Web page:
I recently read a blog post on Scott Adams’ excellent Dilbert website. Yes, that Dilbert. The post is titled, Breakfast is Overrated. In the post, Adams states that he finds he has much more creativity and energy when he eats very little before noon. He says when he finally eats his lunch, he usually needs to take a nap.
This mirrors exactly my experience. When I wrote my novel, For Want of Knowledge , intentionally skipped breakfast, only drinking coffee until my daily word count was complete. Even now I find that my desire to write at all diminishes when I eat. I usually have to roll out a post before eating, and if I eat while writing a post, I many times will not finish.
I found a book online, called, The Hygienic System: Orthotrophy. A portion of the book, chapter 24, reads:
“Herodotus records that the invading hosts (over five millions) of the Persian general Xerxes, had to be fed by the conquered cities along their lines of march. He states as a fortunate circumstance the fact that the Persians, including even the Monarch and his courtiers, ate one meal a day.
The Jews from Moses until Jesus ate but one meal a day. They sometimes added a lunch of fruit. We recall reading once in the Hebrew scriptures these words (quoting from memory): “Woe unto the nation whose princes eat in the morning.” If this has any reference to dietetic practices it would indicate that the Jews were not addicted to what Dr. Dewey called the “vulgar habit” of eating breakfast. In the oriental world today extreme moderation, as compared to the American standard, is practiced.
Dr. Felix Oswald says that “during the zenith period of Grecian and Roman civilization monogamy was not as firmly established as the rule that a health-loving man should content himself with one meal a day, and never eat till he had leisure to digest, i.e., not till the day’s work was wholly done. For more than a thousand years the one meal plan was the established rule among the civilized nations inhabiting the coast-lands of the Mediterranean. The evening repast–call it supper or dinner–was a kind of domestic festival, the reward of the day’s toil, an enjoyment which rich and poor refrained from marring by premature gratifications of their appetites.”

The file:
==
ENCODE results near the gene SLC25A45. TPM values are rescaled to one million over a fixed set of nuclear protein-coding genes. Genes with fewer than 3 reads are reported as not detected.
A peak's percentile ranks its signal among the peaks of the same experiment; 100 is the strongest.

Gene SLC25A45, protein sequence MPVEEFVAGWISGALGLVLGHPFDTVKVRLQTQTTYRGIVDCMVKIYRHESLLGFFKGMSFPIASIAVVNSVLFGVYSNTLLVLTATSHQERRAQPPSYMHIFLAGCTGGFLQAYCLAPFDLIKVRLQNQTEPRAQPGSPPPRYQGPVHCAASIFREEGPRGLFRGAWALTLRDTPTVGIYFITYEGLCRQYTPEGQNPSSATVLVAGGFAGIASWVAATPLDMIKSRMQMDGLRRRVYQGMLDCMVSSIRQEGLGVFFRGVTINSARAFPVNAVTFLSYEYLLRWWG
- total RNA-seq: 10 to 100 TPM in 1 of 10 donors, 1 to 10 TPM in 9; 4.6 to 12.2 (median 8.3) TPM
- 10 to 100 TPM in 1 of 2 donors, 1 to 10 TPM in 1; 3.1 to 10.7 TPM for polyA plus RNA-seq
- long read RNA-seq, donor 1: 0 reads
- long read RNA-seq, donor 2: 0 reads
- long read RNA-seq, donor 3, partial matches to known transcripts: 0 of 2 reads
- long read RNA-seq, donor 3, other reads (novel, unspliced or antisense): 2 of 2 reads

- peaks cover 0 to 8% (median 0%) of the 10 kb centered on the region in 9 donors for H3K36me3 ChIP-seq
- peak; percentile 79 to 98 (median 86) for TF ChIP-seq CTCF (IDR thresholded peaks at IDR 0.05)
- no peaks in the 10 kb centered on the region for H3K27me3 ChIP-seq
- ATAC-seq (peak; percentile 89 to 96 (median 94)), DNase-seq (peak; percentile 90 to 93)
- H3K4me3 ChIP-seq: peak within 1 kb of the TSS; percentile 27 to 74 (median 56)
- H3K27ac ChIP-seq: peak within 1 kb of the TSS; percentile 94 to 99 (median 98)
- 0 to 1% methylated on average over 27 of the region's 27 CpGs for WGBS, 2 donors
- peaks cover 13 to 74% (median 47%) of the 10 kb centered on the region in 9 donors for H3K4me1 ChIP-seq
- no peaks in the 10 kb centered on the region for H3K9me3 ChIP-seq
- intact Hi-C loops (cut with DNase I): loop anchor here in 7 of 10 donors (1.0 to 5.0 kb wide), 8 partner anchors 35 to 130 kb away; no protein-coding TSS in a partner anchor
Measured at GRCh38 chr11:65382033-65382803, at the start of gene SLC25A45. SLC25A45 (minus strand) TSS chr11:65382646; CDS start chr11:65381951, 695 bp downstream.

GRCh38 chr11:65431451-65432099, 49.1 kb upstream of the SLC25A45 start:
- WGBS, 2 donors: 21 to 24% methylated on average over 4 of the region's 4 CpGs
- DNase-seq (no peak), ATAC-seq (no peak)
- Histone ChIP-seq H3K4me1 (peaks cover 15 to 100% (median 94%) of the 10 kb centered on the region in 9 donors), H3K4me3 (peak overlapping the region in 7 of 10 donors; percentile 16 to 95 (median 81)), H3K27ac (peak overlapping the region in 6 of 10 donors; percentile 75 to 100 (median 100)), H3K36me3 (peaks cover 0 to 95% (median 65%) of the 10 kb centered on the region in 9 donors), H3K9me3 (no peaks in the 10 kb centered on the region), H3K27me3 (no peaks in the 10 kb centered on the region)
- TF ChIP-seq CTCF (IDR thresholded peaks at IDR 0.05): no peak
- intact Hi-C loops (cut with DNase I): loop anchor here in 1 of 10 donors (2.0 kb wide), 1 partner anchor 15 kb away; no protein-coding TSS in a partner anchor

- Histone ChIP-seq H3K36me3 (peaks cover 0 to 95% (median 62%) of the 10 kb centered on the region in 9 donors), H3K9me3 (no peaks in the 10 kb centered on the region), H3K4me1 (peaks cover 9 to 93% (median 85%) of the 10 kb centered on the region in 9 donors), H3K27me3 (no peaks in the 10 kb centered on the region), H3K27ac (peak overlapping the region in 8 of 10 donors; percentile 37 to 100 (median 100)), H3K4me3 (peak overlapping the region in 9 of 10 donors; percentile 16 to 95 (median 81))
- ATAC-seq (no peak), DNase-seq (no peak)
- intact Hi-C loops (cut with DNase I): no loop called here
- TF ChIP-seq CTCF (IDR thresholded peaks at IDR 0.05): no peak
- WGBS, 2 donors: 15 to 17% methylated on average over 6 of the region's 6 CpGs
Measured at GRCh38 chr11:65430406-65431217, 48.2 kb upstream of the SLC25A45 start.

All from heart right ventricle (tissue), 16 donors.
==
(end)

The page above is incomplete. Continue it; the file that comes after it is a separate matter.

Anecdotal of course, but in line with my experience. I just watched my cat eat the food I gave him this morning. Afterwards, he immediately went to sleep for an hour. But it does make me wonder if prosperity has a terminal seed planted within it. After reaching its peak, a society has access to lots of food. People begin to eat more and more. Eventually a level of consumption is reached that outpaces the body’s need for nutrition and stunts energy and creativity. The society begins to slow down, and other cultures who lag just a bit behind and don’t have as much begin to catch up.
The Romans apparently ate one big meal late in the day, and supplemented a couple of very small meals earlier. The average Roman soldier was incredibly tough. Few modern elite military forces could beat an average Roman soldier in marching. A Roman soldier would march all day and then build a fortified encampment. The average soldier probably weighed only 140 pounds. Though his caloric intake had to be high, on the order of 5000-6000 calories a day, it’s unlikely he had the time or capacity to eat multiple meals in a day, aside from some bread or dates. Yet he maintained a fantastic physical capability.
Also of interest are recent findings that very old practices, considered mystical and spiritual, actually have very measurable utilitarian value. In America, the religious live the longest. Who is likely to live the shortest life? The least religious women.
Fasting is an ancient tradition, and chronicled throughout the Bible. In the Bible fasting is done along with prayer, usually in preparation for a trying event, such as war or in times of grief. Fasting has legitimate health benefits. It seems to help in the fight against cancer, brain degeneration, and insulin resistance.
I believe the ancients sensed things that we have proven through scientific study. What we need a million dollar study to prove to us, the ancients endorsed simply because they saw it working. While it’s true that ancient people did some things that are obviously wrong, many things they did were intuitive and profoundly effective. In today’s world, many fall victim to the fallacy of Appeal to Novelty.
Could it be that fasting grants “wisdom” ie, enhanced brain activity? Maybe it’s something to fast on.